Over a Decade in, Have Cicerones Actually Made Beer Pairings Relevant?
Cat Wolinski
“No one brings beer to a dinner party,” a colleague recently said to me. I was shocked. (I do!, I thought.)

But he was right. Most people don’t. They bring wine.

A recent survey from the Beer Institute revealed that only 16 percent of adults aged 21 to 24 who drank alcohol in the last month consider beer “special,” and just two percent see it as “sophisticated.” Wine, on the other hand, was deemed special and sophisticated by nearly 40 percent of respondents.

The messaging is clear: Wine is classy, beer is common. Wine is fancy, beer is casual. Wine deserves glassware and white tablecloths; beer pairs with barbecues and plastic cups.

This is slowly starting to change.

Brewers, beer educators, and geeks like me are making a concerted effort to bring beer to the table. First came the Cicerone Certification Program, a process intended to mirror the wine industry’s sommelier certification. The Cicerone program is a multi-level course that educates students in beer styles, service, and pairing.

The Cicerone program has certainly been valuable. But the future of beer and food pairing is not Cicerones. It’s not competing with wine, either. It’s being wine.

The most vocal advocate for beer and food pairing might be Julia Herz. As the Brewers Association’s craft beer program director, and herself a Certified Cicerone, Hertz piloted the CraftBeer.com Beer & Food Course with a Culinary Institute of America graduate and a Certified Cicerone. She also helped organize Savor*, an annual beer and food festival that takes place in Washington, D.C. in June.

This year marked the 11th annual Savor, at which some 90 breweries served beers alongside elevated hors d’oeuvres. (Think barrel-aged sours and swordfish crudités instead of IPAs and pretzel necklaces.)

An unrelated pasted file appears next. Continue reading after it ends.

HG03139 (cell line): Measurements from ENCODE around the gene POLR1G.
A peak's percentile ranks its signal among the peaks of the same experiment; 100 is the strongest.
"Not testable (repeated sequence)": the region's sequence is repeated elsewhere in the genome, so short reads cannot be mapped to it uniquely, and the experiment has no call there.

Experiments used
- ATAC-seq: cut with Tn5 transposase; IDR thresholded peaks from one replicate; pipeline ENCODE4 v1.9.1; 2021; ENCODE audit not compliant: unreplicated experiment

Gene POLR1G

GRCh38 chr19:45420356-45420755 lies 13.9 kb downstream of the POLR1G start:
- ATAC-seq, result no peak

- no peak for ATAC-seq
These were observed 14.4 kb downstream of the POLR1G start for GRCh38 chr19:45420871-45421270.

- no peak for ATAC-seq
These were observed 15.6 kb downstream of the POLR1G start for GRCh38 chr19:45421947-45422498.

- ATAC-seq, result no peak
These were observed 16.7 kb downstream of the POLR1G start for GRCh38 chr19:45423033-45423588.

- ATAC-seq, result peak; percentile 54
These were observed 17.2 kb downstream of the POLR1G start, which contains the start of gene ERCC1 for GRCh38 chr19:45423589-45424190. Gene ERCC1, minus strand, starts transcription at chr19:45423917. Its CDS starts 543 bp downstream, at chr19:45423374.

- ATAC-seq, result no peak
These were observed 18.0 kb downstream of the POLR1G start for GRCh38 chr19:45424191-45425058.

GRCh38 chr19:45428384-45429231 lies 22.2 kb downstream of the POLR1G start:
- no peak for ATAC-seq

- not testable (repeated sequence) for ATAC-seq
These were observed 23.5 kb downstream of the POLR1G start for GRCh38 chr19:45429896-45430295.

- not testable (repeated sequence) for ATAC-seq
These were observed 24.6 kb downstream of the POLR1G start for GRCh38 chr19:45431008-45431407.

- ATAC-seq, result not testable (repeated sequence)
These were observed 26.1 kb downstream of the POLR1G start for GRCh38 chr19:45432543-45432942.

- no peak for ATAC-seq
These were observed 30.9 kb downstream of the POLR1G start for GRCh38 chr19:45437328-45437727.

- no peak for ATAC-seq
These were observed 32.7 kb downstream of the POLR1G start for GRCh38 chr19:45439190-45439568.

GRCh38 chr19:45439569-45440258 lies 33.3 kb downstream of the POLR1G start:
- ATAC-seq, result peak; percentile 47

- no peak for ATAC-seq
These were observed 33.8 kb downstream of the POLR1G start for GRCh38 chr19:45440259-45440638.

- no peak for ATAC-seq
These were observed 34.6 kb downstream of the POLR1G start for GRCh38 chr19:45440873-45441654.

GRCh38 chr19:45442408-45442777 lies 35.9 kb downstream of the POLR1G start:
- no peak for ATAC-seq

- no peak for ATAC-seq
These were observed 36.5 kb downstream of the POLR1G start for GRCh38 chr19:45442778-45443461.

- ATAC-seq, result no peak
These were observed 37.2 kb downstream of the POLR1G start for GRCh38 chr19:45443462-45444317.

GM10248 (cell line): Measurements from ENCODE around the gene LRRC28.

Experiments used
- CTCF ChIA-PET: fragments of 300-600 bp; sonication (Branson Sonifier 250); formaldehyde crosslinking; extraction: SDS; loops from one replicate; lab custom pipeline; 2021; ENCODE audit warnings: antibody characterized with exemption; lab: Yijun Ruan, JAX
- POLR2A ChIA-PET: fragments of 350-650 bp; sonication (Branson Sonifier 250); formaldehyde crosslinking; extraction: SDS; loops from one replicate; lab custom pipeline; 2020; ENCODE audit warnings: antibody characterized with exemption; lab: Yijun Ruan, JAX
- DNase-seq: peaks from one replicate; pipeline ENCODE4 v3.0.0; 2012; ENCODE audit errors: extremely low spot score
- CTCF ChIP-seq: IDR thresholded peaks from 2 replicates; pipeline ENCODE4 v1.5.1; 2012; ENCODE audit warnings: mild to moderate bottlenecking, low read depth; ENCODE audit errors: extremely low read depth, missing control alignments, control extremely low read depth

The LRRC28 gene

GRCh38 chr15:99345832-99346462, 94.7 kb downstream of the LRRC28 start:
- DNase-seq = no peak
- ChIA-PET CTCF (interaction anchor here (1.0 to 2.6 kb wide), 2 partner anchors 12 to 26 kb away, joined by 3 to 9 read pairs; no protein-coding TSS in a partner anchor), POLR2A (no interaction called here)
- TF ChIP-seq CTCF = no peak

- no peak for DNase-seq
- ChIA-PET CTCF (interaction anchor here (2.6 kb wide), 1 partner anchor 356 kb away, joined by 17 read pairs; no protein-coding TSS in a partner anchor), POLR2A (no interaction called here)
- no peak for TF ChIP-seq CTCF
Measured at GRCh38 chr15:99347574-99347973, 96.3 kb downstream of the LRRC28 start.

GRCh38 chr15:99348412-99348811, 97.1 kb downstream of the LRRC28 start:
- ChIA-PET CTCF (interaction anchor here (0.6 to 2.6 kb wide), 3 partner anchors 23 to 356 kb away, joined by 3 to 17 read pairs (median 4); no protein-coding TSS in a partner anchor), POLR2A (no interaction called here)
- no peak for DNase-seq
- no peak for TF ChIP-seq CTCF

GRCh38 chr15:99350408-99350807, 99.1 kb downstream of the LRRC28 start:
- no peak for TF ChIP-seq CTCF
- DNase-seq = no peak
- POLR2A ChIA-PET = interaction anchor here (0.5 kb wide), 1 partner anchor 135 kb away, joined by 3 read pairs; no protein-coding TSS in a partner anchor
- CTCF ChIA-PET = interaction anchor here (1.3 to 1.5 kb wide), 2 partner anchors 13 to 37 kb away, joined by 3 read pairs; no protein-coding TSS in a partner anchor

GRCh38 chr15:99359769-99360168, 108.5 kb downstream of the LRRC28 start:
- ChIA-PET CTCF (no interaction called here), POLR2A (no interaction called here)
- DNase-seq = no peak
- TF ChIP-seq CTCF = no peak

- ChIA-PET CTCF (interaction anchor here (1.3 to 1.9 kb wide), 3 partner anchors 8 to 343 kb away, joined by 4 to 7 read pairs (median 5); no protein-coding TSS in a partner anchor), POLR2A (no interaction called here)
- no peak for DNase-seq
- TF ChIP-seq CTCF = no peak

Richard Norgrove Jr., owner and brewmaster of Bear Republic in California, says his family business focused intently on beer and food pairing from the get-go.

“That model of opening up in a warehouse and pulling a taco truck outside wouldn’t have worked 23 years ago,” Norgrove says. Bear Republic, which currently operates a brewery in Cloverdale and two brewpub locations in Healdsburg and Rohnert Park, is within three of Sonoma’s major wine growing regions: Alexander Valley, Dry Creek Valley, and Russian River Valley.

“There are so many good epicurean locations in our town that you can’t be just be a regular brewpub,” he says.

Norgrove says all Bear Republic employees are encouraged to complete the Cicerone program, along with the brewery’s own internal “beer 101” training program, to better showcase its beer as equal to wine.

“Instead of trying to compete against [wine], we’re trying to complement it,” Norgrove says. Bear Republic has won several awards for its wine selection. “For many years we were the anomaly.”

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